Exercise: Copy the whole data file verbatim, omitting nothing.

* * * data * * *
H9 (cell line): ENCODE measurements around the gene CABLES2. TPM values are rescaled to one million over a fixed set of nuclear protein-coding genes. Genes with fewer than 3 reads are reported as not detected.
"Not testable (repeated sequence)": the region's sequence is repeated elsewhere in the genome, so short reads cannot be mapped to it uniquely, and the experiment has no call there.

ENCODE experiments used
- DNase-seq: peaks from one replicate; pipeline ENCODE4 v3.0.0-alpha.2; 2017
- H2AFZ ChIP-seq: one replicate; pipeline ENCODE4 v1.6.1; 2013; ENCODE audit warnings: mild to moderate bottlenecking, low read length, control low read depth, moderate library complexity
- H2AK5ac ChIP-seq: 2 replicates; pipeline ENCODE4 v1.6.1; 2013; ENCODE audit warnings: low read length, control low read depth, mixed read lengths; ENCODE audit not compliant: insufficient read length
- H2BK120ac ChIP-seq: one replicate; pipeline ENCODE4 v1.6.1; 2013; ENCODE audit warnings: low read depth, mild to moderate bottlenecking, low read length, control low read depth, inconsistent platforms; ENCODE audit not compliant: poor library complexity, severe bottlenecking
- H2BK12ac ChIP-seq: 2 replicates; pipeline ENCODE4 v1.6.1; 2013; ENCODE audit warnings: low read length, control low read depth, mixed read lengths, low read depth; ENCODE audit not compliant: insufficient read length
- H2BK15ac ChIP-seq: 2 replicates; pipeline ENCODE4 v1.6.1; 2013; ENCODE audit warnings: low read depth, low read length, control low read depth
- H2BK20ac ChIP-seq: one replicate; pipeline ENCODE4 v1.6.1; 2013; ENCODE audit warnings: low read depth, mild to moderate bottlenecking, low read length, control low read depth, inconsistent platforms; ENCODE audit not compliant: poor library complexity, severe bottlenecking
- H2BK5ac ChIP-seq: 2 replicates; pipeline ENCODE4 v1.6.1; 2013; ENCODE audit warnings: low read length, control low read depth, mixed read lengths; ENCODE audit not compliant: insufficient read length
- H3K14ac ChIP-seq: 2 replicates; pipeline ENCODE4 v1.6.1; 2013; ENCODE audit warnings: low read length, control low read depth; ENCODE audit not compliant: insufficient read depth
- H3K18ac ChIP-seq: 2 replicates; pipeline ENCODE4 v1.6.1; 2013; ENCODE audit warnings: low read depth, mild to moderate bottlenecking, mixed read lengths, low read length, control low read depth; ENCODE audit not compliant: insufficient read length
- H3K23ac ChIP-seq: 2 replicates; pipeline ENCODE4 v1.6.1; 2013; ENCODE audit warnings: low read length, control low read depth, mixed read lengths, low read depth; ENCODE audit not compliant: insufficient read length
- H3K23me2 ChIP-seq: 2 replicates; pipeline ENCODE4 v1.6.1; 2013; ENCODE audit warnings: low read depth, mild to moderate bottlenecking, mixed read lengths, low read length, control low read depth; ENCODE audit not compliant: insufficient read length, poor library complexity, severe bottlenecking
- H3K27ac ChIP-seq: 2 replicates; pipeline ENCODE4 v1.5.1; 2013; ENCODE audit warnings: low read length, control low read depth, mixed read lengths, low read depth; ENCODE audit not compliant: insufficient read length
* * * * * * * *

H9 (cell line): ENCODE measurements around the gene CABLES2. TPM values are rescaled to one million over a fixed set of nuclear protein-coding genes. Genes with fewer than 3 reads are reported as not detected.
"Not testable (repeated sequence)": the region's sequence is repeated elsewhere in the genome, so short reads cannot be mapped to it uniquely, and the experiment has no call there.

ENCODE experiments used
- DNase-seq: peaks from one replicate; pipeline ENCODE4 v3.0.0-alpha.2; 2017
- H2AFZ ChIP-seq: one replicate; pipeline ENCODE4 v1.6.1; 2013; ENCODE audit warnings: mild to moderate bottlenecking, low read length, control low read depth, moderate library complexity
- H2AK5ac ChIP-seq: 2 replicates; pipeline ENCODE4 v1.6.1; 2013; ENCODE audit warnings: low read length, control low read depth, mixed read lengths; ENCODE audit not compliant: insufficient read length
- H2BK120ac ChIP-seq: one replicate; pipeline ENCODE4 v1.6.1; 2013; ENCODE audit warnings: low read depth, mild to moderate bottlenecking, low read length, control low read depth, inconsistent platforms; ENCODE audit not compliant: poor library complexity, severe bottlenecking
- H2BK12ac ChIP-seq: 2 replicates; pipeline ENCODE4 v1.6.1; 2013; ENCODE audit warnings: low read length, control low read depth, mixed read lengths, low read depth; ENCODE audit not compliant: insufficient read length
- H2BK15ac ChIP-seq: 2 replicates; pipeline ENCODE4 v1.6.1; 2013; ENCODE audit warnings: low read depth, low read length, control low read depth
- H2BK20ac ChIP-seq: one replicate; pipeline ENCODE4 v1.6.1; 2013; ENCODE audit warnings: low read depth, mild to moderate bottlenecking, low read length, control low read depth, inconsistent platforms; ENCODE audit not compliant: poor library complexity, severe bottlenecking
- H2BK5ac ChIP-seq: 2 replicates; pipeline ENCODE4 v1.6.1; 2013; ENCODE audit warnings: low read length, control low read depth, mixed read lengths; ENCODE audit not compliant: insufficient read length
- H3K14ac ChIP-seq: 2 replicates; pipeline ENCODE4 v1.6.1; 2013; ENCODE audit warnings: low read length, control low read depth; ENCODE audit not compliant: insufficient read depth
- H3K18ac ChIP-seq: 2 replicates; pipeline ENCODE4 v1.6.1; 2013; ENCODE audit warnings: low read depth, mild to moderate bottlenecking, mixed read lengths, low read length, control low read depth; ENCODE audit not compliant: insufficient read length
- H3K23ac ChIP-seq: 2 replicates; pipeline ENCODE4 v1.6.1; 2013; ENCODE audit warnings: low read length, control low read depth, mixed read lengths, low read depth; ENCODE audit not compliant: insufficient read length
- H3K23me2 ChIP-seq: 2 replicates; pipeline ENCODE4 v1.6.1; 2013; ENCODE audit warnings: low read depth, mild to moderate bottlenecking, mixed read lengths, low read length, control low read depth; ENCODE audit not compliant: insufficient read length, poor library complexity, severe bottlenecking
- H3K27ac ChIP-seq: 2 replicates; pipeline ENCODE4 v1.5.1; 2013; ENCODE audit warnings: low read length, control low read depth, mixed read lengths, low read depth; ENCODE audit not compliant: insufficient read length